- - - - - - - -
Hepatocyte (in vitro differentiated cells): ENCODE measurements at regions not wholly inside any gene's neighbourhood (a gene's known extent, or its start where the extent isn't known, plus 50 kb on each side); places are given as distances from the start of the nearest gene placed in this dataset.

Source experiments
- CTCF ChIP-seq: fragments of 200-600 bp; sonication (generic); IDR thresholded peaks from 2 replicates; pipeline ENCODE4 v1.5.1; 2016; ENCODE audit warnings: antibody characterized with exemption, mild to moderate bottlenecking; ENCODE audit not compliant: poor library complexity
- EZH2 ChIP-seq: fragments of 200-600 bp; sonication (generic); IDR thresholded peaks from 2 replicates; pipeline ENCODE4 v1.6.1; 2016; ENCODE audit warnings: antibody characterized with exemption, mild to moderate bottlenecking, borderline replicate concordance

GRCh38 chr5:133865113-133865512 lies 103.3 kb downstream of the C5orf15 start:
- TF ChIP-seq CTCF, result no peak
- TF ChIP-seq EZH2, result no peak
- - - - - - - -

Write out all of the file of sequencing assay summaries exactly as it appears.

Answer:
Hepatocyte (in vitro differentiated cells): ENCODE measurements at regions not wholly inside any gene's neighbourhood (a gene's known extent, or its start where the extent isn't known, plus 50 kb on each side); places are given as distances from the start of the nearest gene placed in this dataset.

Source experiments
- CTCF ChIP-seq: fragments of 200-600 bp; sonication (generic); IDR thresholded peaks from 2 replicates; pipeline ENCODE4 v1.5.1; 2016; ENCODE audit warnings: antibody characterized with exemption, mild to moderate bottlenecking; ENCODE audit not compliant: poor library complexity
- EZH2 ChIP-seq: fragments of 200-600 bp; sonication (generic); IDR thresholded peaks from 2 replicates; pipeline ENCODE4 v1.6.1; 2016; ENCODE audit warnings: antibody characterized with exemption, mild to moderate bottlenecking, borderline replicate concordance

GRCh38 chr5:133865113-133865512 lies 103.3 kb downstream of the C5orf15 start:
- TF ChIP-seq CTCF, result no peak
- TF ChIP-seq EZH2, result no peak